Authors:Sangeetha Gopalakrishnan, Arunagiri Kamalanathan, Sivaranjani Rajan, Vijay Manohar Bhagat, and M. K. Showkath Ali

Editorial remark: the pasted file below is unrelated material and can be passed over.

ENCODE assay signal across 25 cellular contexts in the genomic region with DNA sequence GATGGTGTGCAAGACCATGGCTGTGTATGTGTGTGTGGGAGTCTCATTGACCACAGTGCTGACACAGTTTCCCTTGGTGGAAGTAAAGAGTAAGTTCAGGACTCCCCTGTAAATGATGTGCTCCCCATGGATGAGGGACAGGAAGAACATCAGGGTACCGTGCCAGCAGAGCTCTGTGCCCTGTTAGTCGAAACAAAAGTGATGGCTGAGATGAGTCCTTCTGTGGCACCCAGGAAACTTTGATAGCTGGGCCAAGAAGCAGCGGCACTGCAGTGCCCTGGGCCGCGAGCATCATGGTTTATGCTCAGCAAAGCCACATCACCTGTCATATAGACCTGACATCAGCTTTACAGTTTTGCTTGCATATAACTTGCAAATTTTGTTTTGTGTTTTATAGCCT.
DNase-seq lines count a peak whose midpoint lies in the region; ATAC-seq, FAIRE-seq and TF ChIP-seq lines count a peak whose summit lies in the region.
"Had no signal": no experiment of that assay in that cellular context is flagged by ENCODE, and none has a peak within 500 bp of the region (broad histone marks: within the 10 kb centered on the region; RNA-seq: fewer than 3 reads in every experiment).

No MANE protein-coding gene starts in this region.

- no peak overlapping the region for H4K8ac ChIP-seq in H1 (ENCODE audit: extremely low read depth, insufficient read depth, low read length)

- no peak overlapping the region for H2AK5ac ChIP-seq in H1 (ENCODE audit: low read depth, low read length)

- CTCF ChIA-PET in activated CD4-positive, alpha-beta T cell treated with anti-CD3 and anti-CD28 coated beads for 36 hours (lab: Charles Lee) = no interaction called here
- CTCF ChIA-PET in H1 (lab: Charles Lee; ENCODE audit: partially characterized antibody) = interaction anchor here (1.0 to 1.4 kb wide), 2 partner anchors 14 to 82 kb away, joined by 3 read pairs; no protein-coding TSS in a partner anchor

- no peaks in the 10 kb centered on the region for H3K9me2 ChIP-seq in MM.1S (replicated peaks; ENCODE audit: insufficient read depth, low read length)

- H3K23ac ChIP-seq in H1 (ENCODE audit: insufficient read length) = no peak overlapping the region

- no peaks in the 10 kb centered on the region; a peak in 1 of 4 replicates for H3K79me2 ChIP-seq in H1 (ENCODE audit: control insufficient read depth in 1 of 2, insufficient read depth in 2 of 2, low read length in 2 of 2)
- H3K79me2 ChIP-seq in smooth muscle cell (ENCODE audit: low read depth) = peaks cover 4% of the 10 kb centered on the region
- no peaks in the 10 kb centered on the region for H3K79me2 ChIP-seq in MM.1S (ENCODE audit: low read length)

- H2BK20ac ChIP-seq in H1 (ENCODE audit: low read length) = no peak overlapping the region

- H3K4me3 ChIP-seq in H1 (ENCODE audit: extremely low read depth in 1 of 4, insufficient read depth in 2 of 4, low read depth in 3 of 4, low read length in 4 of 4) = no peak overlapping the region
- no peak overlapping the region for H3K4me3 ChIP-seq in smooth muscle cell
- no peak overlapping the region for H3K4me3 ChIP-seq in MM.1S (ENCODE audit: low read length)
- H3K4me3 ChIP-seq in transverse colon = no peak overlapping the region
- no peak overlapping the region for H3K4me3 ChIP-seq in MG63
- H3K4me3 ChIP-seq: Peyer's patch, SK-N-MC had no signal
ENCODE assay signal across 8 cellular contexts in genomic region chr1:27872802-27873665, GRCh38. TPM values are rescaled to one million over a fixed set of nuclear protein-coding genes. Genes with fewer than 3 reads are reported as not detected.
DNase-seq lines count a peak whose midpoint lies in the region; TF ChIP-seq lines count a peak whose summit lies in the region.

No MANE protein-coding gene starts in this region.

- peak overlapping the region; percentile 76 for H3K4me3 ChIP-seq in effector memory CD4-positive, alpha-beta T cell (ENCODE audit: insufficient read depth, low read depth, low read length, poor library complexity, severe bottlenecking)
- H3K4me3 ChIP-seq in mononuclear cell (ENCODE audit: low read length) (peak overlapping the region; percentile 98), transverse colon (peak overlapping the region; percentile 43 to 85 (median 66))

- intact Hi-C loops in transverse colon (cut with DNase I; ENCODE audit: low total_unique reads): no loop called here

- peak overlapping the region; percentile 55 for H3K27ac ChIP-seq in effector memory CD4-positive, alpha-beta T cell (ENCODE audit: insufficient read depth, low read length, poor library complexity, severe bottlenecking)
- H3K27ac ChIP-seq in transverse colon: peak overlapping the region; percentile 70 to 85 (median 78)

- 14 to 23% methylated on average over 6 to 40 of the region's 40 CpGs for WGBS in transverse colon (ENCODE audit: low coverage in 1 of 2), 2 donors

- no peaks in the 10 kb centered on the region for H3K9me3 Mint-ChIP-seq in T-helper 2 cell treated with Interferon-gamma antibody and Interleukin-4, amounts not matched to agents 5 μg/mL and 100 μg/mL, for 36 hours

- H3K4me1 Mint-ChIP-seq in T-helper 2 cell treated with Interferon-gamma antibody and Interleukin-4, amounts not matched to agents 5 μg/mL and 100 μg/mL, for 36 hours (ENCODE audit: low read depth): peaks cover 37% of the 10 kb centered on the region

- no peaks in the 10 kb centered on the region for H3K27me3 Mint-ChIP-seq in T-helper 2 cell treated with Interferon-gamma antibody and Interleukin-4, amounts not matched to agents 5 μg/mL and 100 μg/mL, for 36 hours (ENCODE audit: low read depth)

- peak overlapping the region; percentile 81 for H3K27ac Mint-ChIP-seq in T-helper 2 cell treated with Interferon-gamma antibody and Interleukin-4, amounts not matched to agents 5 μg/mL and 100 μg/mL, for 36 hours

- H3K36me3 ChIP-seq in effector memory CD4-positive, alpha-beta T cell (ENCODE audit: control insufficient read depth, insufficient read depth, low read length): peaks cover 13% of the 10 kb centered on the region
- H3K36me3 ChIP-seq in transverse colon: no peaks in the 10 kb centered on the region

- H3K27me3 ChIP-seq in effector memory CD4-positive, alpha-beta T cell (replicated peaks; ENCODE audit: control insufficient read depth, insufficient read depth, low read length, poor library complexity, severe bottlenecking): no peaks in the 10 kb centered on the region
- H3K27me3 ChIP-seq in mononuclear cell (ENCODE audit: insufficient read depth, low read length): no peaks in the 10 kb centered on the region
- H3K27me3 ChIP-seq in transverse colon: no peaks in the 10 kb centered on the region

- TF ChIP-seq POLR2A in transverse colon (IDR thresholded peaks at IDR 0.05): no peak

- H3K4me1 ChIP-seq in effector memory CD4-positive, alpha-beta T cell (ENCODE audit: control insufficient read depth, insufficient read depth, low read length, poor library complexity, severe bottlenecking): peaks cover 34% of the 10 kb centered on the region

In the recent years, it has been noted that microorganisms with acquired resistance to almost all available potent antibiotics are increasing worldwide. Hence, the use of antibiotics in every clinical setup has to be organized to avoid irrational use of antibiotics. This study was aimed to establish the pattern of antibiotic sensitivity and relevance of antimicrobial resistance in aerobic Gram-negative bacilli. A total of 103 aerobic Gram-negative bacteria namely Escherichia coli, Klebsiella pneumoniae, Enterobacter spp., Citrobacter koserii, Proteus spp., and Pseudomonas aeruginosa were collected from tertiary care centers around Chennai. Kirby–Bauer Disk Diffusion test and study for genes of cephalosporin, carbapenem, and aminoglycoside resistance were done. A descriptive analysis of the data on altogether 103 clinical urine isolates was performed. All strains showed susceptibility to colistin. The frequency of genes encoding 16S rRNA methylases armA and rmtB were 7.8% and 6.8%, respectively. Among metallo-β-lactamases, blaVIM, blaIMP, and blaNDM-1 were detected in 6.8%, 3.8%, and 3.8%, respectively. One E. coli strain harbored blaSIM-1 gene. Cumulative analysis of data suggested that 30% of the strains carried more than one resistance gene. The current research evidenced the increasing frequency of resistance mechanisms in India. Combined approach of antibiotic restriction, effective surveillance, and good infection control practices are essential to overcome antibiotic resistance.